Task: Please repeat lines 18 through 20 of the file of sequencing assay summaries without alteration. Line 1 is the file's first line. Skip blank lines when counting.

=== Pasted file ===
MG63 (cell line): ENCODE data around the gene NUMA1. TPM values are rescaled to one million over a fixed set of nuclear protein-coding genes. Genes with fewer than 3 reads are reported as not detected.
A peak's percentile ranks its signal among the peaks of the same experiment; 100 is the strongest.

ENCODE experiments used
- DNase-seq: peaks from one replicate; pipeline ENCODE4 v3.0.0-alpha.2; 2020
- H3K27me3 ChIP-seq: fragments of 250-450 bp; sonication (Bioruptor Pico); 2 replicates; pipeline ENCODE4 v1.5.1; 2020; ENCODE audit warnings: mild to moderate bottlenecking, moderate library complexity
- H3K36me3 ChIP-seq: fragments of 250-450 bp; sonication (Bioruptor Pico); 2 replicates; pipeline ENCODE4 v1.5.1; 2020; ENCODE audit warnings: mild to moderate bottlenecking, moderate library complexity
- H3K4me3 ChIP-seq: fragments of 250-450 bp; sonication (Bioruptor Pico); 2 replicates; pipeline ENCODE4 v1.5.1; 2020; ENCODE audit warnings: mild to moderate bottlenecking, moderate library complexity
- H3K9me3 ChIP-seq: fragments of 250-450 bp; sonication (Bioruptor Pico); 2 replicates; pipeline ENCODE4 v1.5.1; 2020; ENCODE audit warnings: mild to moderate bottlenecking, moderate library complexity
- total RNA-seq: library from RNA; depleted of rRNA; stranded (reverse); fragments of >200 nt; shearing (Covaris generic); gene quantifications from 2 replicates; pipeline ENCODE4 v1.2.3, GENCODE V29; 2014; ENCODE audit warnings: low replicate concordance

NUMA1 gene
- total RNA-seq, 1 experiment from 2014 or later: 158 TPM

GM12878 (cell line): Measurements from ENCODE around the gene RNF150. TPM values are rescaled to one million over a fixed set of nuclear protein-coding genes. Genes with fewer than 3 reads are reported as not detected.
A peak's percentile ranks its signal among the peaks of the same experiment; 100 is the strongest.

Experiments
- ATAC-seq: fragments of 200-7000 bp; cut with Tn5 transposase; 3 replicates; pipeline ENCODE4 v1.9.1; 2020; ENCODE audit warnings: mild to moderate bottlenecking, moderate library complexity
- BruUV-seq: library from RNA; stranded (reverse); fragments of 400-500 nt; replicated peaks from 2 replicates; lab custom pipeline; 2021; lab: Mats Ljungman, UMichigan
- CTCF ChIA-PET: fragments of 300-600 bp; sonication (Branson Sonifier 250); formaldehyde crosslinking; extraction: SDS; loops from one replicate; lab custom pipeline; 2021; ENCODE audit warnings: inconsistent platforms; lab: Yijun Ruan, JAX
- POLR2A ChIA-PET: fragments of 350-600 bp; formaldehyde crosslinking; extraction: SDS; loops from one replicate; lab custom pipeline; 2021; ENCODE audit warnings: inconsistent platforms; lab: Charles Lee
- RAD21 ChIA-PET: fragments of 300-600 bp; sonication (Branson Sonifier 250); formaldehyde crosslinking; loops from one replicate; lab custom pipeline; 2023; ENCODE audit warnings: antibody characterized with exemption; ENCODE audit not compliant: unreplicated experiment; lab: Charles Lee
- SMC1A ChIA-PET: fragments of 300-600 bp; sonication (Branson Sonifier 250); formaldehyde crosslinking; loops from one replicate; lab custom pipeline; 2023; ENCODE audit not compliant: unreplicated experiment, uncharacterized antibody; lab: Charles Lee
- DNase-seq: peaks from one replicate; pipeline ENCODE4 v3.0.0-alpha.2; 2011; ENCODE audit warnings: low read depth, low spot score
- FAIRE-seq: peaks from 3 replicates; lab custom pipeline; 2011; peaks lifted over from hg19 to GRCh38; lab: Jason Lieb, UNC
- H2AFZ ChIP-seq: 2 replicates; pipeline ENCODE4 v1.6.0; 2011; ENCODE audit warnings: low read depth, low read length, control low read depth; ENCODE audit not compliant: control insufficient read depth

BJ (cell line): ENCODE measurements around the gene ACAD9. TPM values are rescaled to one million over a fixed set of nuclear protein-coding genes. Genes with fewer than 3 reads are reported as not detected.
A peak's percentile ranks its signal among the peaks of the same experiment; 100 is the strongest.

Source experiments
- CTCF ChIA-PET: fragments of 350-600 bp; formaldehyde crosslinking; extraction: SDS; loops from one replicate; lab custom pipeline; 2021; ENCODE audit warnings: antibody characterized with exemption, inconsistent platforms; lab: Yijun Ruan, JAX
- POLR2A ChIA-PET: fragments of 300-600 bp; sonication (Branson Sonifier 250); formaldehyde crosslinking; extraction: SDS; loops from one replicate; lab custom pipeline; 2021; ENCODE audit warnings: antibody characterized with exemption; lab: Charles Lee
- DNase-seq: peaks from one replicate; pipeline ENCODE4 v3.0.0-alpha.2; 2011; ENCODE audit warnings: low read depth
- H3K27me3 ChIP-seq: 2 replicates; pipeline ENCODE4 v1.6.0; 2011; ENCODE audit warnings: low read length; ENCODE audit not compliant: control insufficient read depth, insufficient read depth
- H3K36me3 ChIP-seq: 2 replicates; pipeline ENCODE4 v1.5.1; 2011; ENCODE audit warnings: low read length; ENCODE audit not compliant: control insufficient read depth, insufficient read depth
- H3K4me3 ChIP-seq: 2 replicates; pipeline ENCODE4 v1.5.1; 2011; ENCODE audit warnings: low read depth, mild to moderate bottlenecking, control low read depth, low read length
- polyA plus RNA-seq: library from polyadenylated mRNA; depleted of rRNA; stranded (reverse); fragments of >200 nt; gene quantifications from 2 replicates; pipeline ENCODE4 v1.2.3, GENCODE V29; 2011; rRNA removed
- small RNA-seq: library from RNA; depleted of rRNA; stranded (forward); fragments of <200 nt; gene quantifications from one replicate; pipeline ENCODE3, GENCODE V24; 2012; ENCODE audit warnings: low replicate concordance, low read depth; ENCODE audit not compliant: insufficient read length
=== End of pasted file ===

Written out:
- POLR2A ChIA-PET: fragments of 350-600 bp; formaldehyde crosslinking; extraction: SDS; loops from one replicate; lab custom pipeline; 2021; ENCODE audit warnings: inconsistent platforms; lab: Charles Lee
- RAD21 ChIA-PET: fragments of 300-600 bp; sonication (Branson Sonifier 250); formaldehyde crosslinking; loops from one replicate; lab custom pipeline; 2023; ENCODE audit warnings: antibody characterized with exemption; ENCODE audit not compliant: unreplicated experiment; lab: Charles Lee
- SMC1A ChIA-PET: fragments of 300-600 bp; sonication (Branson Sonifier 250); formaldehyde crosslinking; loops from one replicate; lab custom pipeline; 2023; ENCODE audit not compliant: unreplicated experiment, uncharacterized antibody; lab: Charles Lee